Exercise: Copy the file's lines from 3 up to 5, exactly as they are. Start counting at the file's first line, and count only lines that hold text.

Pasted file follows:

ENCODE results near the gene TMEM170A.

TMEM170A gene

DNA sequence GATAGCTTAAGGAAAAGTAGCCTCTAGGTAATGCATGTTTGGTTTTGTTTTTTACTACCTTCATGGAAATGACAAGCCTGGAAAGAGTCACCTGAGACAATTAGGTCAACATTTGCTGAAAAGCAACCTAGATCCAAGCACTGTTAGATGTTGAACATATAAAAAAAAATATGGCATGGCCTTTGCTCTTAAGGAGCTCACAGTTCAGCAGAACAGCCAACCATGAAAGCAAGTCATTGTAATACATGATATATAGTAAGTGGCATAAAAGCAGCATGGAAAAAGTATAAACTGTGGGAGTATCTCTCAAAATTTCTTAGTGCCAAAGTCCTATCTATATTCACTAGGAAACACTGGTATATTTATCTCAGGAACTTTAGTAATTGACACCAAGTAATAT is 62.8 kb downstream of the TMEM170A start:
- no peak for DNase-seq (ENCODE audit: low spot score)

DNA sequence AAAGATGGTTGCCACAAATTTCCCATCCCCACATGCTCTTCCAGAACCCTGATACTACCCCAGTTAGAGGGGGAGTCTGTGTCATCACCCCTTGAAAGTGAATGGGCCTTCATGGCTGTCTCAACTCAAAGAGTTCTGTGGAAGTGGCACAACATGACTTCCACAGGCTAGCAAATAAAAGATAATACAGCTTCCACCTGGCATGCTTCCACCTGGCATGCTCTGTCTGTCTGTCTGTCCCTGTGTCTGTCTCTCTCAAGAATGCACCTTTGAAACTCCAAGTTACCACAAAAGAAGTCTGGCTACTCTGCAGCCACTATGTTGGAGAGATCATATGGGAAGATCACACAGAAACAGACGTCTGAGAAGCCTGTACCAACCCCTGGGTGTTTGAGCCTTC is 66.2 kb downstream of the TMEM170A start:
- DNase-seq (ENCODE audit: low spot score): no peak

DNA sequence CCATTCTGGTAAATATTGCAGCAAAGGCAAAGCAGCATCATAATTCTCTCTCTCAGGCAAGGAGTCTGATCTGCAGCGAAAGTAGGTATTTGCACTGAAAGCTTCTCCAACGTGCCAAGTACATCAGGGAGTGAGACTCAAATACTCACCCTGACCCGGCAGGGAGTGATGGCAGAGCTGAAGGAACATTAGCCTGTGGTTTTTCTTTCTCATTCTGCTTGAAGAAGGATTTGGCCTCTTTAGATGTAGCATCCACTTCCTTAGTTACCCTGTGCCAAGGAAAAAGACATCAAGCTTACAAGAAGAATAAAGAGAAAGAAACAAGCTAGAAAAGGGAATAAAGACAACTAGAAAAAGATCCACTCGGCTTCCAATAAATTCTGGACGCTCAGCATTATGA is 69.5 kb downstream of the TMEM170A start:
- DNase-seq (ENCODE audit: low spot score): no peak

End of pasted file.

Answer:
DNA sequence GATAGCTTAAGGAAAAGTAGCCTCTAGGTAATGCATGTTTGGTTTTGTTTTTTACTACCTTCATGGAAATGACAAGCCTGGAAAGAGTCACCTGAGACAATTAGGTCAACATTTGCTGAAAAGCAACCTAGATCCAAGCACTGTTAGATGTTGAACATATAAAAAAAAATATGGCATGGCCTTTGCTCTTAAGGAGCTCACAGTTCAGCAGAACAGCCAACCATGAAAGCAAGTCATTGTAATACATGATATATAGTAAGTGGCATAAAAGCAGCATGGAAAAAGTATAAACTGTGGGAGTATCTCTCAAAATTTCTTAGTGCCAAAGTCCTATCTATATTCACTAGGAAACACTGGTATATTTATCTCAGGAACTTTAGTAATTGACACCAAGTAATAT is 62.8 kb downstream of the TMEM170A start:
- no peak for DNase-seq (ENCODE audit: low spot score)

DNA sequence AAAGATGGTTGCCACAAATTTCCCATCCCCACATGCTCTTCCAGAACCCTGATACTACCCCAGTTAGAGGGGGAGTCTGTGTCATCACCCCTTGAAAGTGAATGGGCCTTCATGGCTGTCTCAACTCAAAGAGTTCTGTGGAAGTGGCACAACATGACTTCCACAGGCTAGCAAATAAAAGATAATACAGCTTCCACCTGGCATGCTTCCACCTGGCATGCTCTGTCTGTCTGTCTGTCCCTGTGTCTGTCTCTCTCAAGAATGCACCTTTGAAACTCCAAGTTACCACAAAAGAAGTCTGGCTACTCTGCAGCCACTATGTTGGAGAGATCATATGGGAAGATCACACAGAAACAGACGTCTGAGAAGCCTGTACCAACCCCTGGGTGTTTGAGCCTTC is 66.2 kb downstream of the TMEM170A start: